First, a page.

As the anticipation of Wimbledon in 1973 began to take hold, a group of more than 50 women tennis professionals found themselves gathered in the newly opened Millennium Gloucester Hotel in London. Among them, Australian star Lesley Hunt found herself captivated by the fiery determination of a trailblazing figure in Billie Jean King, whose indomitable spirit was about to redefine the landscape of women's tennis.
“Meeting Billie Jean King changed my life,” said Hunt, a Top 10 regular in the 1970s. “Here was a player with her own assertive style, who openly reveled in being on court. She worked the ball and attacked the net with such flair. Not only that, she wanted to help other women display their talent. She was loud and opinionated, was passionate about the game and wanted everyone to know how good we were at it.
“I loved that she referred to us as ‘women athletes,’ worthy of admiration, and that she wanted us to broaden our horizons. I could rave on but suffice to say, I had found a leader I could admire.”
Hunt wasn’t alone. At the grand old age of 29, King’s charisma, intelligence and sheer force of will was more than enough to lure this group of players to a game-changing meeting on that June 21, half a century ago.
It helped that the hotel was brand new and offering free rooms to players. For younger players accustomed to being billeted in private homes, this was a glamorous turn of events and an enticing glimpse of better things to come. That week a women’s tournament was being played at nearby Queen’s Club, so the hotel was busy.
Practically speaking, King’s choice of venue made it easy for the maximum number of players to attend her summit -- for which the agenda was clear. Frustrated by the sexist attitudes of the sport’s establishment and turf wars that had resulted in competing circuits and a divided talent pool, King was determined the women would formally join forces to take control of their destiny.
“In my mind, it was now or never,” King once said. “I wanted the men and women players to be together, but it wasn’t going to happen. As women, we were at a point in our history where we needed one strong, unified voice.”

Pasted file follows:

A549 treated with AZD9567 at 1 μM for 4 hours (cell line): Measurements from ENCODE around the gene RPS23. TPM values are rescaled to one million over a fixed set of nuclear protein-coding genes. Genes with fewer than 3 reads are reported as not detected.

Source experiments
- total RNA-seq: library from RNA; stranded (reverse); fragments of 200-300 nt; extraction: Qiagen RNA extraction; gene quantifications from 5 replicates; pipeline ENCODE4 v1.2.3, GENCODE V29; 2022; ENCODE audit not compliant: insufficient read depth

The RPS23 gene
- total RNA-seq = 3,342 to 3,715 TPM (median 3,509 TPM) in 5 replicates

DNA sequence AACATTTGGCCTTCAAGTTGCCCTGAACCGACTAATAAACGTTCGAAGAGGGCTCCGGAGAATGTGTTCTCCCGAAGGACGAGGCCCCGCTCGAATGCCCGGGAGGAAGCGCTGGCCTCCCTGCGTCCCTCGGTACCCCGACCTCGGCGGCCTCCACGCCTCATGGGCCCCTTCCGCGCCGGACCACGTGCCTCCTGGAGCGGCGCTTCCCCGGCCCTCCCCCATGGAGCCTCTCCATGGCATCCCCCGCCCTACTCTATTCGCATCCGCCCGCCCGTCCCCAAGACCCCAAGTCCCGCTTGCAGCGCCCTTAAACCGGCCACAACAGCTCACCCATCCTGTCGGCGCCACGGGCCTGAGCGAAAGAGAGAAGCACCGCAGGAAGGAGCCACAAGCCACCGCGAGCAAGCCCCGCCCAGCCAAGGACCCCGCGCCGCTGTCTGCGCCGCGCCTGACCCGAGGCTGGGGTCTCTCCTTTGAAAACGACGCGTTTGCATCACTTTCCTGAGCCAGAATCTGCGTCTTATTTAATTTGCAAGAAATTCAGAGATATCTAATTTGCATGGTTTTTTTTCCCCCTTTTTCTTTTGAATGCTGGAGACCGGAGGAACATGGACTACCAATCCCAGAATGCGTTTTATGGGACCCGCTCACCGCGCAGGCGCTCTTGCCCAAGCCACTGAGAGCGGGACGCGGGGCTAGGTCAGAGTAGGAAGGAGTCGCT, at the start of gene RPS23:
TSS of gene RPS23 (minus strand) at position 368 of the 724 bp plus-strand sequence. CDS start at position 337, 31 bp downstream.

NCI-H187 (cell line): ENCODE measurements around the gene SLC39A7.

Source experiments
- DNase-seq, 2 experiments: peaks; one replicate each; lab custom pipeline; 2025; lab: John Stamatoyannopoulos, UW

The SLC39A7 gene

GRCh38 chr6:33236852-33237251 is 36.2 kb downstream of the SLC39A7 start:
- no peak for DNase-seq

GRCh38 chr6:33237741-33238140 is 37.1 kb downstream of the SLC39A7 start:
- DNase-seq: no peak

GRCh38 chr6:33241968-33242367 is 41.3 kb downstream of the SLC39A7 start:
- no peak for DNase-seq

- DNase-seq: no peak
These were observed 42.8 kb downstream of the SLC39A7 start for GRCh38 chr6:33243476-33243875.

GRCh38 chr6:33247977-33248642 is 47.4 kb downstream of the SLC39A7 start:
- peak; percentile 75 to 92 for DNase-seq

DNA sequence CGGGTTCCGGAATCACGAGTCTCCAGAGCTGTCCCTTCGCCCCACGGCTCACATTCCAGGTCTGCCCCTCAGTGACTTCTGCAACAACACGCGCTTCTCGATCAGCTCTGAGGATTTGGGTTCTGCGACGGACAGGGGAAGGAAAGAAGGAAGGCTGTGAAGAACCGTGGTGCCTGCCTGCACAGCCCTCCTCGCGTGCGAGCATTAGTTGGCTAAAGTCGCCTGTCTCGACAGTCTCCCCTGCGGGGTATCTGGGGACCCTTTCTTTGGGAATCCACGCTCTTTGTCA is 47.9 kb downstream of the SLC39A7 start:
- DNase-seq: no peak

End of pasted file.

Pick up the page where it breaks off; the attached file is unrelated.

Unquestionably, women’s professional tennis had blossomed since September 1970, when the Original 9 renegades joined forces with World Tennis publisher and promoter Gladys Heldman at Houston, holding dollar bills aloft to create an iconic image.
Defying looming threats of a ban from participating in major tournaments or representing their respective countries, the women's decision set in motion the formation of the Virginia Slims Circuit. This pioneering tour, spanning nearly 20 American cities in 1971, marked a significant milestone as King emerged as the first woman athlete to earn a staggering $100,000 in a single season.
In 1972, prize money on the Slims Circuit rose by around 60 percent to $526,000 as King and her cohorts worked hard to build their fan base and attract additional sponsors. The season-ending Virginia Slims Championships, a precursor to today’s WTA Finals, became the first women’s tournament to offer $100,000. Riding the zeitgeist of societal change, they themselves were making a singular contribution to the women’s movement.
And yet, this success served to exacerbate fraught politics within the sport, particularly relations between the formidable Heldman and a USLTA which now wanted a bigger piece of the action.
Matters came to a head in the spring of 1973, when Heldman refused to pay the high tournament sanction fees demanded by the USLTA. The governing body responded by once again threatening to strip Heldman’s pros of their official status -- and by mounting a rival tour headlined by Chris Evert, Evonne Goolagong, Virginia Wade and Olga Morozova.
For King, this was the final straw, and so a couple of months later she found herself instructing the 5-foot-11 Dutch player Betty Stöve to stand guard at the door of that room at the Gloucester -- to keep players in and curious media out -- until her colleagues and peers had agreed on a way forward.
King sat at a table at the front of the room, with Rosie Casals -- nicknamed The General -- at her side. Eventually, they emerged from the meeting triumphant and King was elected president of the new Women’s Tennis Association. Wade was appointed vice president, Hunt assistant vice president, while Françoise Dürr and Ingrid Löfdahl Bentzer would share secretarial duties. Stöve was the designated treasurer.